The Robinhood Crypto Con
Robinhood Crypto is hiding fees in unexpected places, while promising that they aren’t in their documentation
(Disclaimer: I am not lawyer and this is not legal advice. I have about $61 in a Robinhood account, currently sitting as cash. I have no significant investment interest for or against Robinhood.)
There have been a lot of articles examining how devious (or not) Robinhood is being in their quest to make a profit while not charging their users commission. Most of the discussion has hinged on whether it’s ethical for the company to share its customers’ stock order flow by high frequency traders in exchange for payment.
But there’s been relatively little examination of their Crypto product and whether they monetize it. Spoiler: they do, and they’re fairly duplicitous about it. If you read the TechCrunch launch article for Robinhood Crypto, you’d come away believing that the product is fee-free compared to existing player Coinbase and that they’re taking a hit by forgoing any fees to attract new users to their platform.
However this isn’t, strictly speaking, true. The product does have a direct end-user payment when you trade, and the assurances that Robinhood are making in their accompanying material hinge on an exceptionally obtuse definition of the term “commission fee”.
The key is that Robinhood, without making it explicit anywhere in the product or help center material, is treating crypto as a foreign-exchange market. And in the context of a foreign exchange market, there are two ways that the broker makes money directly from their customer: fixed commission fees or what’s called a spread.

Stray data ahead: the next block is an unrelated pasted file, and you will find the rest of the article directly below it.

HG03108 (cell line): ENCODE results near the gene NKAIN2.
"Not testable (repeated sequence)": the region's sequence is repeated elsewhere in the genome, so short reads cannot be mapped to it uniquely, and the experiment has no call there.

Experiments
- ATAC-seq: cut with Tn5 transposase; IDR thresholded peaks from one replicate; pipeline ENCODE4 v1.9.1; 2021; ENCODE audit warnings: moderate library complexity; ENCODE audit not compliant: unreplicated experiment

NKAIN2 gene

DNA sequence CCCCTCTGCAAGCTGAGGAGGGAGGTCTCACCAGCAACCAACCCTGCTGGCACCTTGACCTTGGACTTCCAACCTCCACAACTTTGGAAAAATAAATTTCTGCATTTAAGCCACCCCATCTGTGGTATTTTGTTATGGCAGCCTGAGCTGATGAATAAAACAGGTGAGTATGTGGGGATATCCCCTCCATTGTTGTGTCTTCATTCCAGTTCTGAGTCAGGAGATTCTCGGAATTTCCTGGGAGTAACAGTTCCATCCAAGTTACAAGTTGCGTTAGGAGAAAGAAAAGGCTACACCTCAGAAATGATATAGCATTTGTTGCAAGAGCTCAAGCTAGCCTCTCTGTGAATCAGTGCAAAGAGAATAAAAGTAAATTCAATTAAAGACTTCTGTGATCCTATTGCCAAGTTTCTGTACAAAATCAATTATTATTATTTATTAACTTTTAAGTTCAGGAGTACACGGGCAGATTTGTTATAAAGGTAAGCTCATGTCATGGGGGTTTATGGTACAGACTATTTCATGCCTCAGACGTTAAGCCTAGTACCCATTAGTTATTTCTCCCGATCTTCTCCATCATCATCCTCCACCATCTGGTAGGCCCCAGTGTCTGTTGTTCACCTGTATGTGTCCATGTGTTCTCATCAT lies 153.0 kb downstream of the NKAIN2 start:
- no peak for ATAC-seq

If you parse Robinhood’s support articles the way they’re obviously hoping the SEC would, they only promise that they’re not going to charge an explicit commission fee. But if your previous experience is from trading on the stock market, as most of Robinhood’s customers likely are, this spread fee is going to be surprising.
At its most basic, there are two prices for a security (e.g. a stock, option, or currency): the bid price, which is what somebody’s willing to buy it for, and the ask price, which is what somebody’s willing to sell it for. In a market, the ask price is typically higher than the bid price, because otherwise, the seller with the lowest ask price should go ahead and sell their security to the bidder with the highest bid price. The difference between the two prices is the spread.
For a security with an active market, the spread should be relatively low, since there should be many sellers and many buyers, and there’s no particular reason the sellers should have a vastly different opinion of the value of the security than the buyers. And that’s what the screenshot below, taken from Coinbase Pro’s BTC-USD market, shows. There’s 1.0025 BTC worth of offers to sell at 3432.02 BTC/USD and 0.6848 offers to buy at 3432.01 BTC/USD, yielding a one cent spread. There are also many more offers to buy or sell further away from the mid-market price.